In an increasingly connected world, mastery of relationships, partnerships, and networks is a new currency that drives organizational effectiveness. Lori Beer, global CIO of JPMorgan Chase, states:
“If leaders do not master collaborative relationships, both inside and outside the company, it can limit production of the outcomes needed to win our customers’ business.”
Leadership teams with a connector mindset operate in this way. This shift — regularly bringing together diverse stakeholders to achieve a shared purpose, often on a short time frame — has tremendous implications for leadership. With more diverse interests, spread across individuals, functions, companies, geography, and industries, the challenge of aligning interests becomes more complex and more urgent. John Tyson, chairman of the board of Tyson Foods says:
“It is so important to have a diversity of voices at the table. We try to bring a diversity of skill sets, but more important, a diversity of perspectives. That helps us better solve customers’ problems, which in the end is why we are here.”
Erik Gatenholm, cofounder and CEO of Cellink, a public bioprinting company that enables researchers to 3D-print organs and tissues through its offering of disruptive printers and ink, says:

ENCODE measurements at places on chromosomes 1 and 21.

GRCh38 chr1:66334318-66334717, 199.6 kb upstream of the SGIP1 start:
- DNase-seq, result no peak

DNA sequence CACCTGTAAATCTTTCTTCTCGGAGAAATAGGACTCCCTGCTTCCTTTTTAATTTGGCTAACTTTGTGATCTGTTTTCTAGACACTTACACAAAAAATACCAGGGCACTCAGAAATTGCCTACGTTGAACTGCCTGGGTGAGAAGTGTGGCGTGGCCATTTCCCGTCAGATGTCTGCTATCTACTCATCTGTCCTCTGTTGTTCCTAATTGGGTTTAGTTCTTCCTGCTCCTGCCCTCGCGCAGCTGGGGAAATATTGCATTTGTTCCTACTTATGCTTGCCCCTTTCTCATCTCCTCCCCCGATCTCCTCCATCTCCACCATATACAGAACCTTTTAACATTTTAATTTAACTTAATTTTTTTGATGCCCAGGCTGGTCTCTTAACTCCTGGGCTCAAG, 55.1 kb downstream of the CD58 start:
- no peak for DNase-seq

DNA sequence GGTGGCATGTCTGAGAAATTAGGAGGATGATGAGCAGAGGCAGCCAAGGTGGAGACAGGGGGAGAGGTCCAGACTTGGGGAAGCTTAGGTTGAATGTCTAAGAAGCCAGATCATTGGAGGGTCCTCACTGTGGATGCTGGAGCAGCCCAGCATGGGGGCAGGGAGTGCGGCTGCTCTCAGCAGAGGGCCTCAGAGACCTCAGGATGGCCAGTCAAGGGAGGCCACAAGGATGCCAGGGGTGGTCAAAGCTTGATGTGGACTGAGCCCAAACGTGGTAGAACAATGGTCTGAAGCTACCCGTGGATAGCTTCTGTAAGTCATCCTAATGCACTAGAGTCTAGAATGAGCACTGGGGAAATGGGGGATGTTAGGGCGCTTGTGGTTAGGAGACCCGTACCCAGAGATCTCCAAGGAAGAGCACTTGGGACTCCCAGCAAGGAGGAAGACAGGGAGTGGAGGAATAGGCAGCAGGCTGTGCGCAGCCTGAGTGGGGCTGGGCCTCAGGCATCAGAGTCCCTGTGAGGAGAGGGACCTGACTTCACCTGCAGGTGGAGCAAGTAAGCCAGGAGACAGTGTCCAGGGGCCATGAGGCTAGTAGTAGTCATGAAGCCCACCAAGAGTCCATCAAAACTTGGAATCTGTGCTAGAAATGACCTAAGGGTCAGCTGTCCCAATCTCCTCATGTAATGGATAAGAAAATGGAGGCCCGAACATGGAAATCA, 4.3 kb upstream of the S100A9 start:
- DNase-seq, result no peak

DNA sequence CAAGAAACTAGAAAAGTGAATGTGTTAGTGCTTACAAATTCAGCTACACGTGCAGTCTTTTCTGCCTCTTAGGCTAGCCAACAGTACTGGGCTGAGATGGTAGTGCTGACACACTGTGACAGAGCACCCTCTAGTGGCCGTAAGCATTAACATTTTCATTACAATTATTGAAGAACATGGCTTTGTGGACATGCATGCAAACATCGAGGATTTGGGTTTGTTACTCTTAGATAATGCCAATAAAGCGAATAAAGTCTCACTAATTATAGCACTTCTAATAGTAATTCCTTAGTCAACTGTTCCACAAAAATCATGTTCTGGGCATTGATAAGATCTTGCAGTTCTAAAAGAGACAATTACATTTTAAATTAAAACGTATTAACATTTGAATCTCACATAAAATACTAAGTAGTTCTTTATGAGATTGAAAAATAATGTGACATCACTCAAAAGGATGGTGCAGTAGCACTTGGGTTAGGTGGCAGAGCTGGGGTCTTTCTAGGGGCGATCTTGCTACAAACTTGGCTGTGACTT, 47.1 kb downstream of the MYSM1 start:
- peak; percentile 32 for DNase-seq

“Leaders have to be extremely open to change and extremely flexible in different situations. It’s a matter of survival of the fittest. Your organization is going to go through a lot of different change cycles, and if you’re not open to that, then you are going to be a dinosaur within a year.”
Explorers are curious and creative, and they operate well in ambiguous situations. They engage in continuous experimentation and learn by listening to many, and varied, voices. Organizations whose leaders have an explorer mindset often have cultural norms that tolerate, and indeed encourage, failure, reverse mentoring, and a deep curiosity about how the forces of digitalization are reshaping the competitive environment.